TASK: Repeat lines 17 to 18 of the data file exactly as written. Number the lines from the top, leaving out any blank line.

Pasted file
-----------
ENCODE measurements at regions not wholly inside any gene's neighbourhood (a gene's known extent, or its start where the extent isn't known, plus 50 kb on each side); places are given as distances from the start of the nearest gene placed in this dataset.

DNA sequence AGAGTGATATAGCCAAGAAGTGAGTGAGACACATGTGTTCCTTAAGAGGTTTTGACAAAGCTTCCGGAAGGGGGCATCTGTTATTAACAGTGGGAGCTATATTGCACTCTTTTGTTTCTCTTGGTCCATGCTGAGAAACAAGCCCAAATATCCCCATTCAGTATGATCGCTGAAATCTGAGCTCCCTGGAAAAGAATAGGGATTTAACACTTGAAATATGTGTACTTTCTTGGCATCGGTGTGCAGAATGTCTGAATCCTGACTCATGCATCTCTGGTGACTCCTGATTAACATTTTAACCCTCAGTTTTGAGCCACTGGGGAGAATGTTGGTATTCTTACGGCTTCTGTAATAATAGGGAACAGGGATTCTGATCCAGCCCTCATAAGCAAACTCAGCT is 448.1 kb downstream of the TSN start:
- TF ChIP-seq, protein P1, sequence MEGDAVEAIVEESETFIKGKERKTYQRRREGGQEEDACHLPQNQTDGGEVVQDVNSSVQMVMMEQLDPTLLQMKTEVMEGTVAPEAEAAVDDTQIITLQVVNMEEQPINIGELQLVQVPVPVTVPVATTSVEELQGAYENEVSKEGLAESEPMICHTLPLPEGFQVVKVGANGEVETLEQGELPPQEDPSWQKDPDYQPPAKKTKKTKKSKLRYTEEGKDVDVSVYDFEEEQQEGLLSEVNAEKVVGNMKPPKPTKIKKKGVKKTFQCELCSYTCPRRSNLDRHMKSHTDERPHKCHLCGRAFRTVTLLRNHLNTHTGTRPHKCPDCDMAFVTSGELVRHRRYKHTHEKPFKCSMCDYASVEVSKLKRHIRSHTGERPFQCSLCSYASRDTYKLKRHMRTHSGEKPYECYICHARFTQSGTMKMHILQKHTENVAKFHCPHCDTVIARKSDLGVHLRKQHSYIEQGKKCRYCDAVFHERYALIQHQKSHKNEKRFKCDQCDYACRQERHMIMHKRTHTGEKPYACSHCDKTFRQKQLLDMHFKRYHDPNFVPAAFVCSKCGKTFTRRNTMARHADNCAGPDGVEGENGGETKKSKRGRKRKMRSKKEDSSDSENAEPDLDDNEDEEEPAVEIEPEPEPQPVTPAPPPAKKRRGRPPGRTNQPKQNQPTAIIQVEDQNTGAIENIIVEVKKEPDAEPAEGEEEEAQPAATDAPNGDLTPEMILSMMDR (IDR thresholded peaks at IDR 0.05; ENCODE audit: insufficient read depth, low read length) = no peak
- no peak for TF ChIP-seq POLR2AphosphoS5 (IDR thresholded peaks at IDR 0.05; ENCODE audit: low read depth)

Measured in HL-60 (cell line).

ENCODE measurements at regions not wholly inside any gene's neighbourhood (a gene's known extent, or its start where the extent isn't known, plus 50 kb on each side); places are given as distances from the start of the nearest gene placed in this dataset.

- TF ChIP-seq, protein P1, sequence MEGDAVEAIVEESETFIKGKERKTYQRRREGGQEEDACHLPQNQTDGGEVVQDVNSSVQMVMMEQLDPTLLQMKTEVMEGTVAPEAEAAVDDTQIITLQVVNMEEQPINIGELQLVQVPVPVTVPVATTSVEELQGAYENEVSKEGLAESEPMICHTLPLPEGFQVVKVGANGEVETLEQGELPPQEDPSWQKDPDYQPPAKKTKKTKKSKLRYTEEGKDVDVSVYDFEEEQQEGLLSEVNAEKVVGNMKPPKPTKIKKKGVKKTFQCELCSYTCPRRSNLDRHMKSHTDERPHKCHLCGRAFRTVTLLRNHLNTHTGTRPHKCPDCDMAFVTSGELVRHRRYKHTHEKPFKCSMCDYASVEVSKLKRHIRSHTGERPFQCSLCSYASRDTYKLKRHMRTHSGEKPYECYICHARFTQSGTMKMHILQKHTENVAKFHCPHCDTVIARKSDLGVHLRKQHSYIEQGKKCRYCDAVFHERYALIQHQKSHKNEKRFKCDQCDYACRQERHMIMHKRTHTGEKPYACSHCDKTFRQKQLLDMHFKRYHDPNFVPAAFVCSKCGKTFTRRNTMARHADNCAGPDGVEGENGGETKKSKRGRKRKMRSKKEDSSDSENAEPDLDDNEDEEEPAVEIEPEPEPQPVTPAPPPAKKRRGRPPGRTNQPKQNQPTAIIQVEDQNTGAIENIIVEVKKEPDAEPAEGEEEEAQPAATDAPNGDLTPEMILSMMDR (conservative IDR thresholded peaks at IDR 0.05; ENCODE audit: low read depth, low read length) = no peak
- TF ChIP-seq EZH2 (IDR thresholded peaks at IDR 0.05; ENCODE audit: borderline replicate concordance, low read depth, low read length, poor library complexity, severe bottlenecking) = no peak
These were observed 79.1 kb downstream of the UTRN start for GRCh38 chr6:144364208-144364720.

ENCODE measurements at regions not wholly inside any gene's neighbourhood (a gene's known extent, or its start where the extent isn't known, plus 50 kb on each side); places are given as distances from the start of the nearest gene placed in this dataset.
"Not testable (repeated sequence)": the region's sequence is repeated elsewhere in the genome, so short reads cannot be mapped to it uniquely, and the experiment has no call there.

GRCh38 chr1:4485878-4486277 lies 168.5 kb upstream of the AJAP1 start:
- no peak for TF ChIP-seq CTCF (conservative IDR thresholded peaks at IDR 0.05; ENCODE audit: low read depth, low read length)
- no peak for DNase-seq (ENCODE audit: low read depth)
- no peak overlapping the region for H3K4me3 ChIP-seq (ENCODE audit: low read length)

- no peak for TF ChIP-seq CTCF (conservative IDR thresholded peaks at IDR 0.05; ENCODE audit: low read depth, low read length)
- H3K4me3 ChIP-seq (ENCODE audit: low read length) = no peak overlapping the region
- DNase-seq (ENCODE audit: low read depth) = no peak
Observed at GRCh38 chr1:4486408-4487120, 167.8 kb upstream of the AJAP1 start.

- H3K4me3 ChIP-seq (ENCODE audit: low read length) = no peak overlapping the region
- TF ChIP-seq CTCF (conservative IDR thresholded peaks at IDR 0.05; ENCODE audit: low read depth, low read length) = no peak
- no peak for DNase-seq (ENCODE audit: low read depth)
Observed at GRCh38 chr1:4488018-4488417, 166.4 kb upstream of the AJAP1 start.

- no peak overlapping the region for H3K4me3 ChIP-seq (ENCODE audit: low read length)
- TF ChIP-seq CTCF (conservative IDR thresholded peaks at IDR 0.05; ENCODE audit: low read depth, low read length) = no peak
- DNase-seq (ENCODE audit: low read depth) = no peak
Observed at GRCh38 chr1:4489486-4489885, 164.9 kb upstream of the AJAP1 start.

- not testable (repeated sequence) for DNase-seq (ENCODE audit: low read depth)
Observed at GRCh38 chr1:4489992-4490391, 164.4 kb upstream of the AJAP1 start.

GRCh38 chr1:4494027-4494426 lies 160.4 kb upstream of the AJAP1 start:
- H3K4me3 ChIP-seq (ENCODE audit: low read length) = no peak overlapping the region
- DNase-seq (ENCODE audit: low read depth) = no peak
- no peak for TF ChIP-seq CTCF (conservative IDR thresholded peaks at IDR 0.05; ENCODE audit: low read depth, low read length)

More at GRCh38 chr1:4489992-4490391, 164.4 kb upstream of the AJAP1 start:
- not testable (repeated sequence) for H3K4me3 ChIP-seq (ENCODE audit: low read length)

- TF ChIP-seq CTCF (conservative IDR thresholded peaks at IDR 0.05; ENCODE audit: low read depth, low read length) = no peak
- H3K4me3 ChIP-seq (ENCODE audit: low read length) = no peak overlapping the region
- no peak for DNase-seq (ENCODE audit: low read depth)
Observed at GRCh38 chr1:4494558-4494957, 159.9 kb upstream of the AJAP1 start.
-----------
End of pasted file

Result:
- H3K4me3 ChIP-seq (ENCODE audit: low read length) = no peak overlapping the region
- DNase-seq (ENCODE audit: low read depth) = no peak